The solar panels are wired to a charge controller, which regulates the charge and keeps the batteries from overcharging. We paid $150 for our charge controller but you can go up or down from there, depending on the size of your system and the features you want. We've got a read-out panel that tells how much amps the system is charging at the moment. When a cloud passes over the sun you can see the numbers drop.
You get the maximum charge from your panels if you can turn them to track the sun. This can be done manually (like we do) or with an automatic tracker (which you can buy or make). You can also build your tower or frame to allow different angles of the panels. In the winter ours are nearly upright to face the sun low on the southern horizon (this far north). Farther south you wouldn't need as much of an angle. We spend Feb/Mar/Apr in southern Nevada in a camper and take a solar panel along, so we've noticed the different in angle.
From the charge controller the wires go to the batteries. For the last five years we've been using 4 wal-mart Deep-cycle 12-volt batteries. They've done well. A couple of them went bad after a while but Wal-mart stood behind the warranty and replaced them. Next month we're planning to replace them with four 6-volt golf cart batteries from Costco. 6-volt batteries must be wired in pairs for 12-volt (and in 'fours' for 24-volt, but unless you're going with a huge system, I'd stick with 12-volt. You need a different inverter for a 24-volt system).
We can charge extra batteries using jumper cables. We'll use the batteries we're taking out for such things as our trolling motor and the camper, plus we keep a battery and small inverter in our workshop to power a light and radio. We just switch out for a different battery when it gets low.
We wired the deep-cycle batteries in sequence. You start at one end and wire the positive posts together, then the negative/ground posts together. We also drove a metal rod (I think we used rebar) deep into the dirt next to the battery box so we could ground the system. We've been using a huge picnic cooler with some holes drilled in the sides for the wires to run through and for ventilation. The batteries emit gasses when they're charging. We have the cooler sitting next to our porch, with an inverter box built on the wall above it.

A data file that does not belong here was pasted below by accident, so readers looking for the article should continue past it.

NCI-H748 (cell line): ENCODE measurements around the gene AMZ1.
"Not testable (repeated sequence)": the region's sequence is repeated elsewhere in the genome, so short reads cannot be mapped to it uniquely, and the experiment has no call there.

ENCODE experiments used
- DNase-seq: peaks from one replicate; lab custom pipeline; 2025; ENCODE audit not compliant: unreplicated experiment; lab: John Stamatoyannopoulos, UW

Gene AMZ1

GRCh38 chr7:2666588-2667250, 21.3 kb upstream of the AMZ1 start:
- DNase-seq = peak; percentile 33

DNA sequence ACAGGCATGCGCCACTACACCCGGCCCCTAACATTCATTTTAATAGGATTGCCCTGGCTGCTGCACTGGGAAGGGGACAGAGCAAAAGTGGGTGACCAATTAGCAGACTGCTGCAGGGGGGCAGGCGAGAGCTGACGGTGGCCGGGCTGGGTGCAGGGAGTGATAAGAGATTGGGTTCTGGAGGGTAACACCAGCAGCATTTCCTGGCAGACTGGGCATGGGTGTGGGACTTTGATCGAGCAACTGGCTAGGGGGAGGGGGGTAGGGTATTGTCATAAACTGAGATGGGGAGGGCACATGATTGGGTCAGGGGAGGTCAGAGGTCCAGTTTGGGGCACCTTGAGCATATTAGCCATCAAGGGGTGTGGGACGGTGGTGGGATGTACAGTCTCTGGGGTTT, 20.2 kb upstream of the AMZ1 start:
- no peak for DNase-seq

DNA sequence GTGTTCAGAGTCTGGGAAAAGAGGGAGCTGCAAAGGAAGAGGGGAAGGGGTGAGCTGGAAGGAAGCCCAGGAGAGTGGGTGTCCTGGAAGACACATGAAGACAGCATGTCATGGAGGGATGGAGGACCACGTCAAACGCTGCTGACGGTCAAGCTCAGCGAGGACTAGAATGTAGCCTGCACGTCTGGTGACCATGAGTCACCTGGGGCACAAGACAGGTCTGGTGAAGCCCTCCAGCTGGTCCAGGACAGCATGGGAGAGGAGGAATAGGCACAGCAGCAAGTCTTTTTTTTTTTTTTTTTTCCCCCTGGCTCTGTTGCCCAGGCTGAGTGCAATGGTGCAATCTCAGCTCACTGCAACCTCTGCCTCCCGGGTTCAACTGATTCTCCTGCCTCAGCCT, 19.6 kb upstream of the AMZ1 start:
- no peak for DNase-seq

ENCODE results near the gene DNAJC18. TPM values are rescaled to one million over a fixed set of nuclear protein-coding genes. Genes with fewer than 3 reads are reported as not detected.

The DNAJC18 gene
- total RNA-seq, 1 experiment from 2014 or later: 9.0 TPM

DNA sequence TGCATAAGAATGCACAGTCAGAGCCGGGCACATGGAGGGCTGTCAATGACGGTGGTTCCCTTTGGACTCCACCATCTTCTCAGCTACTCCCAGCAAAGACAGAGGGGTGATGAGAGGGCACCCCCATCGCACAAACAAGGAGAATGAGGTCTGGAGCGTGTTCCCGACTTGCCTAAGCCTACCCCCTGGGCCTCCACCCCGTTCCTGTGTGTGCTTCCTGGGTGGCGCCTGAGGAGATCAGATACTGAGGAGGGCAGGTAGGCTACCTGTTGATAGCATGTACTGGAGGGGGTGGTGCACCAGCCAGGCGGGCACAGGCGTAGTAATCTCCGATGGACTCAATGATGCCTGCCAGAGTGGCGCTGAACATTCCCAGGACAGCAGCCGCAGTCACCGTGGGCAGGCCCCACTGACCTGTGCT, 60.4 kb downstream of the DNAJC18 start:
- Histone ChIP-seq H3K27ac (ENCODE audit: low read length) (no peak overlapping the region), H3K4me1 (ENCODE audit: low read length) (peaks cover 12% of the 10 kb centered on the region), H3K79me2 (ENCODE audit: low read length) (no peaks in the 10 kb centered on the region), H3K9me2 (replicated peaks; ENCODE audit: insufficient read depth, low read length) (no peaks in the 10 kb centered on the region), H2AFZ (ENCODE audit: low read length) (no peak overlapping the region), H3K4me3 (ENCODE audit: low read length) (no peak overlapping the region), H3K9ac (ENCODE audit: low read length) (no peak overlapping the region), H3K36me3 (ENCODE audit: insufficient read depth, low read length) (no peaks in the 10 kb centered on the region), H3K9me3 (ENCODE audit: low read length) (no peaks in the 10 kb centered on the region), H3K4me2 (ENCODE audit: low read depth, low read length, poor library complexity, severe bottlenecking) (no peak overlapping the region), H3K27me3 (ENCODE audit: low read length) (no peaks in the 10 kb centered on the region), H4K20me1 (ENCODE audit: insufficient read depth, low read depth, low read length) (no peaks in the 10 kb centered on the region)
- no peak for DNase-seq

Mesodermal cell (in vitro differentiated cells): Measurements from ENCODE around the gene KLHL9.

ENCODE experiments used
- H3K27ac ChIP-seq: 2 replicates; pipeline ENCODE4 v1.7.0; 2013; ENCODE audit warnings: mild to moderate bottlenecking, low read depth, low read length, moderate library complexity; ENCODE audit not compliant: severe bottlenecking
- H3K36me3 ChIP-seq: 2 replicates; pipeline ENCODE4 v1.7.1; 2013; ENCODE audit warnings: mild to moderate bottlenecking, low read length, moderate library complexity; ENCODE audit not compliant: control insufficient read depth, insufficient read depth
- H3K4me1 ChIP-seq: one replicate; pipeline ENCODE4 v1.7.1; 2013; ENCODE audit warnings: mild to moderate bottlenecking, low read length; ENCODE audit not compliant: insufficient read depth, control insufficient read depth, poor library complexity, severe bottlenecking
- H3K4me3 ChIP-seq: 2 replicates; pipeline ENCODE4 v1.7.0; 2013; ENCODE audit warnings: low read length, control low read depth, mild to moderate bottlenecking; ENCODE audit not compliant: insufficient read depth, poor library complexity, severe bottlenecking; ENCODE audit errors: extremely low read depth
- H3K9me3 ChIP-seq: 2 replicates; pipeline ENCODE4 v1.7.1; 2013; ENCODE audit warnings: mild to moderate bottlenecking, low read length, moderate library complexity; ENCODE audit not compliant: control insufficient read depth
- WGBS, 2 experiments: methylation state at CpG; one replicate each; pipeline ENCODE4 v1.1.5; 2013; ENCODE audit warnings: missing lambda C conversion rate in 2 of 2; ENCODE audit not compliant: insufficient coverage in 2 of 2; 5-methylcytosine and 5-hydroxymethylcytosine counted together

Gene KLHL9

From the batteries the wires go to the inverter. The inverter changes the 12-volt DC (direct current) to 110/120 AC (alternating current) house current. From there you can plug directly into the inverter and use extension cords, or you can make a 2-ended (Male plug) heavy gauge cord to plug your house into the inverter and use the household wiring as though you were hooked to the grid.
We have 3 inverters. We have an 800-watt Trace sine wave inverter, which we run our refrigerator on, as well as sensitive electronics such as our DSL wifi box. The phone company appreciates that, since many people in our area run them on the cheap inverters available at box stores and home building supply stores, and burn the DSL box out a couple times a yer! Just something to keep in mind. Just about everything else runs fine on the cheap inverters.
We have a 1,000 watt inverter from Costco that runs most of the rest of the house: lights, outlets. The type of things we use are mixer, blender, sewing machine, charger for tools, laptop computers (much less watt use than a desktop computer), low-watt 20" thinscreen LCD TV, radio/CD player, Fans (including ceiling fan),etc. We use low-watt LED light bulbs. When we buy anything we shop by watt/amp rating rather than price, though we try to keep things low budget. Wal-mart has an energy saver ceiling fan that takes about 45 watts even on high, and we have a 3-watt LED light bulb in it.
We have a 2,000 watt inverter from Harbor Freight in the work shop for small power tools like a drill or circular saw. Bigger tools like the radial arm saw, air compressor, and welder are fun off the generator, but it's not like those are run all day long, so the gas expense is minimal.
I'm not sure how long these posts can be, so I'll post this and keep writing on another post.
In the winter or during extended cloudy spells, and especially when both happen at once, we sometimes have to run the generator for a few hours to bring up the charge in the batteries. That can depend on whether we've been good and read books or played cards or other non-electrical pastimes, or watched a couple of movies anyway! Before our kids grew up and moved out they played video games sometimes and we ran the generator more often in the winter.